If your household contains any people or animals who spend time outdoors, you could easily find a few unwanted guests. Ticks latch on to fur or clothing, clinging tightly until they drop off, usually after feeding. Your yard might also be hosting a thriving population of ticks just waiting for somebody to brush against them and provide a nice warm meal. Since ticks can carry a range of sometimes serious diseases, including Lyme disease, Rocky Mountain spotted fever and ehrlichiosis, it’s highly unlikely you want the new arrivals to settle in and multiply.
Kill ticks you see crawling in your home by picking them up with tweezers and crushing them. If you have pale furnishings, it is possible you’ll notice the odd tick. Tick infestations inside are rare, but possible.
Vacuum your entire home thoroughly, including furnishings as well as floors.
Remove the vacuum cleaner bag, put it into a trash bag, tie it tightly and place the bag into an outside garbage can. Repeat the vacuuming daily until you are certain there are no ticks left.
Inspect yourself, family members and pets for ticks daily and immediately after any walks outside. Ticks look a bit like very small spiders, until they have eaten, at which point they look like very small, very fat spiders. If you find any, remove them with a pair of fine-pointed tweezers. Grasp each tick firmly near its head and pull. Preserve the ticks in a small glass jar of rubbing alcohol, which also kills the tick quickly. This is a safety precaution in case the bitten person or pet develops symptoms of a tick-borne disease – a vet or doctor can arrange for tests on the tick.
Remove tick hangouts from your garden or yard. It is unlikely that ticks will set up home inside, but they certainly can outside. Trim bushes, shrubs, grass and other vegetation along paths and other places with a lot of human or animal traffic. Ticks hold on to overhanging plants waiting for animals to walk past.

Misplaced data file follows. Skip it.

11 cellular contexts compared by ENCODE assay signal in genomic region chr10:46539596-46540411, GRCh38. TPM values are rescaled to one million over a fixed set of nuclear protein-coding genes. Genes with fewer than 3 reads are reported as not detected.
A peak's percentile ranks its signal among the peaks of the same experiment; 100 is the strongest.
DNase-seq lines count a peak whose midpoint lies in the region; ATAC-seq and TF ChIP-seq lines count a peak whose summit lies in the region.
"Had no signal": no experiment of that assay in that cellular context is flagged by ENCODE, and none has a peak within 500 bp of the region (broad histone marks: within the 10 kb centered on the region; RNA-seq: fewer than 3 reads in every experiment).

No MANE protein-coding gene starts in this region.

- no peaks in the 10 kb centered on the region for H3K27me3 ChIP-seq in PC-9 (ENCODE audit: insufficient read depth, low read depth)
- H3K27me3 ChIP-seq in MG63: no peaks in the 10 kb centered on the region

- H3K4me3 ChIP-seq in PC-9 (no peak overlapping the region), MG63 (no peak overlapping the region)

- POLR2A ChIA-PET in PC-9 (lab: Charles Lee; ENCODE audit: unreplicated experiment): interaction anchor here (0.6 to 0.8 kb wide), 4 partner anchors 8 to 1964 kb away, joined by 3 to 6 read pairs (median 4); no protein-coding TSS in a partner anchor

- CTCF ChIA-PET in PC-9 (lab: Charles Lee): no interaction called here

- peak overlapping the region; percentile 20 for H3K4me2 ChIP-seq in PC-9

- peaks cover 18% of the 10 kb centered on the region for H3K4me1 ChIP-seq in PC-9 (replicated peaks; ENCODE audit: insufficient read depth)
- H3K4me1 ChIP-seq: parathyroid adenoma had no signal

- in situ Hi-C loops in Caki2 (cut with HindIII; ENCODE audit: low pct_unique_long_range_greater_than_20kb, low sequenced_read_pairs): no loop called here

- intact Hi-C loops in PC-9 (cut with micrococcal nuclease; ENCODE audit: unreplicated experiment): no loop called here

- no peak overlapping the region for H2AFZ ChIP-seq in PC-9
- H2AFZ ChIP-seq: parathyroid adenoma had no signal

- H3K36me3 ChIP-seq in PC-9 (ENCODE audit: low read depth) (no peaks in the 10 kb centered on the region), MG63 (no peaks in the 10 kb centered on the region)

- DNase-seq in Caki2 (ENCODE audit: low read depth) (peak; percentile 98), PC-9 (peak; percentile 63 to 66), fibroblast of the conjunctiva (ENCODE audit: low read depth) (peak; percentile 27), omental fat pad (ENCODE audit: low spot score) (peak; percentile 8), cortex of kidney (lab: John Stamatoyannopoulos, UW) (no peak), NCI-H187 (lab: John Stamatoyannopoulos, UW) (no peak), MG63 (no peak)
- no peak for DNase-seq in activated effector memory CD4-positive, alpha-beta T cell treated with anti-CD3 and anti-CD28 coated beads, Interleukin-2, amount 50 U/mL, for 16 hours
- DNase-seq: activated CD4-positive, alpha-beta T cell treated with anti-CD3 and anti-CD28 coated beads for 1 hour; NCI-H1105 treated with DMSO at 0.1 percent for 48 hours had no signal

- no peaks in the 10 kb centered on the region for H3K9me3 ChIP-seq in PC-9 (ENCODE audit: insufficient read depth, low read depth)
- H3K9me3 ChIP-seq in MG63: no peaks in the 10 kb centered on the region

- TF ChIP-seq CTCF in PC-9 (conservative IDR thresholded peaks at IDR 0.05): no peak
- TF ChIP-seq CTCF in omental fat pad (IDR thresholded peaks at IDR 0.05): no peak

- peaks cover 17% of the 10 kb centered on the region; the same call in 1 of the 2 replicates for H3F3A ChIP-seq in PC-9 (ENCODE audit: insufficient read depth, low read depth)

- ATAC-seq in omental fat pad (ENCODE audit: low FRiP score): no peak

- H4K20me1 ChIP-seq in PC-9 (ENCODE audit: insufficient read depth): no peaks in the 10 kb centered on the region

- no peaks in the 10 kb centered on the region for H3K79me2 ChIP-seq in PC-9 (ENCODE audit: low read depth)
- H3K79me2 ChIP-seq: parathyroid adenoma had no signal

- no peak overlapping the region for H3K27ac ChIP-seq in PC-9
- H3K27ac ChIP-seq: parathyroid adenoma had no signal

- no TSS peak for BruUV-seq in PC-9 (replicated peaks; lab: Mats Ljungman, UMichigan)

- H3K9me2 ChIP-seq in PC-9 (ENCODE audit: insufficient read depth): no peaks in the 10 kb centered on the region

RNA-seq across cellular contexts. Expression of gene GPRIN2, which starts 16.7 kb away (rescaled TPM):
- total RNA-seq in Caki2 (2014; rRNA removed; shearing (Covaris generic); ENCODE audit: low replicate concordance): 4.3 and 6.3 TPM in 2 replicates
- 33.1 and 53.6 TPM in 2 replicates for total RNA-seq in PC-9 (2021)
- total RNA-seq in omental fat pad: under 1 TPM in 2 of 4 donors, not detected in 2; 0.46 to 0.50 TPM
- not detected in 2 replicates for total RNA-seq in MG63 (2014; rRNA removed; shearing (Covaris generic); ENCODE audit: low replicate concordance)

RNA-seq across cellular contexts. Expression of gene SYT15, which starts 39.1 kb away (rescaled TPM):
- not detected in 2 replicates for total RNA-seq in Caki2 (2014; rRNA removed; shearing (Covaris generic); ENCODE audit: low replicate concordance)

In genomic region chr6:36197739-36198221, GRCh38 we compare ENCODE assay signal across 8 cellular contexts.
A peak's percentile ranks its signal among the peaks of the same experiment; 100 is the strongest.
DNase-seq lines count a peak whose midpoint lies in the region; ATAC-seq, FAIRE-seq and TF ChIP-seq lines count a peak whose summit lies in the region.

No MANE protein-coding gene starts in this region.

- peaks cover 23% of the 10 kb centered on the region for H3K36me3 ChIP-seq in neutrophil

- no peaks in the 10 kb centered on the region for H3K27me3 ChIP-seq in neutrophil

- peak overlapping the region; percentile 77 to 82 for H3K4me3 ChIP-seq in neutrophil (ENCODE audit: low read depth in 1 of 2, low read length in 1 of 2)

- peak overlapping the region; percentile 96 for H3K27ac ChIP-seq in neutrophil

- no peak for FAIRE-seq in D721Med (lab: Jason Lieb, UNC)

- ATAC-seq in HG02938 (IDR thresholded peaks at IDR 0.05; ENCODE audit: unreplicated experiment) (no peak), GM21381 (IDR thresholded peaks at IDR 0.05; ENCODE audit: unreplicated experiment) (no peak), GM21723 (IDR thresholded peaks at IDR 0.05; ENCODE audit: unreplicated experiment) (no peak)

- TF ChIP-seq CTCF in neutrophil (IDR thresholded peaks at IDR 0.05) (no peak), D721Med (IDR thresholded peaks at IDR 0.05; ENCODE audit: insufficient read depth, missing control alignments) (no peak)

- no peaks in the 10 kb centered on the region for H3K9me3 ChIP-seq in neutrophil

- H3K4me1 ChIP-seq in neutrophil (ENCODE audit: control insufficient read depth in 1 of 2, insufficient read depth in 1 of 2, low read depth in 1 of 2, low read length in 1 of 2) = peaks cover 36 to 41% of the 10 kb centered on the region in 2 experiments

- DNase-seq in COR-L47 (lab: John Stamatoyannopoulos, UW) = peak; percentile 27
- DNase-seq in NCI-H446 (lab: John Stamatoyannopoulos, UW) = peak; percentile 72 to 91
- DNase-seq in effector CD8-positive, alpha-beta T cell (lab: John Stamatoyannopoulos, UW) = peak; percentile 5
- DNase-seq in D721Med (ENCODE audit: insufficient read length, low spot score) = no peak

Install animal-proof fences around your yard. The main host animal of local ticks is likely to be a common wild or farm animal in the area, notably deer. If these animals venture into your garden, they may bring the ticks with them.
Don’t try the home remedy of burning a tick with a lit cigarette; this makes it disgorge the blood it has ingested, increasing the risk of infection. Burning a tick also means its mouthparts are left behind, which could cause a nasty sore to develop. This also applies to twisting with the tweezers or trying to suffocate the tick with petroleum jelly.
Longhaired pet breeds, for example Persian cats, poodles and Angora rabbits, should have their fur clipped, especially during the spring and summer. An overgrown coat not only collects dirt, it also collects pests and makes finding ticks on your pet extremely difficult.
To kill a tick or another invertebrate as humanely as possible, freeze it in a plastic bag.
Wear long pants and long sleeved tops when you go outside to reduce the chance of a tick latching on.
Items You Will Need
- Fine-pointed tweezers
- Bagged vacuum cleaner
- Trash bags
- Glass jar
- Rubbing alcohol
- Pruning shears
- Small plastic bag
- Protective clothing
- Tick crawling on grass. image by blindfire from Fotolia.com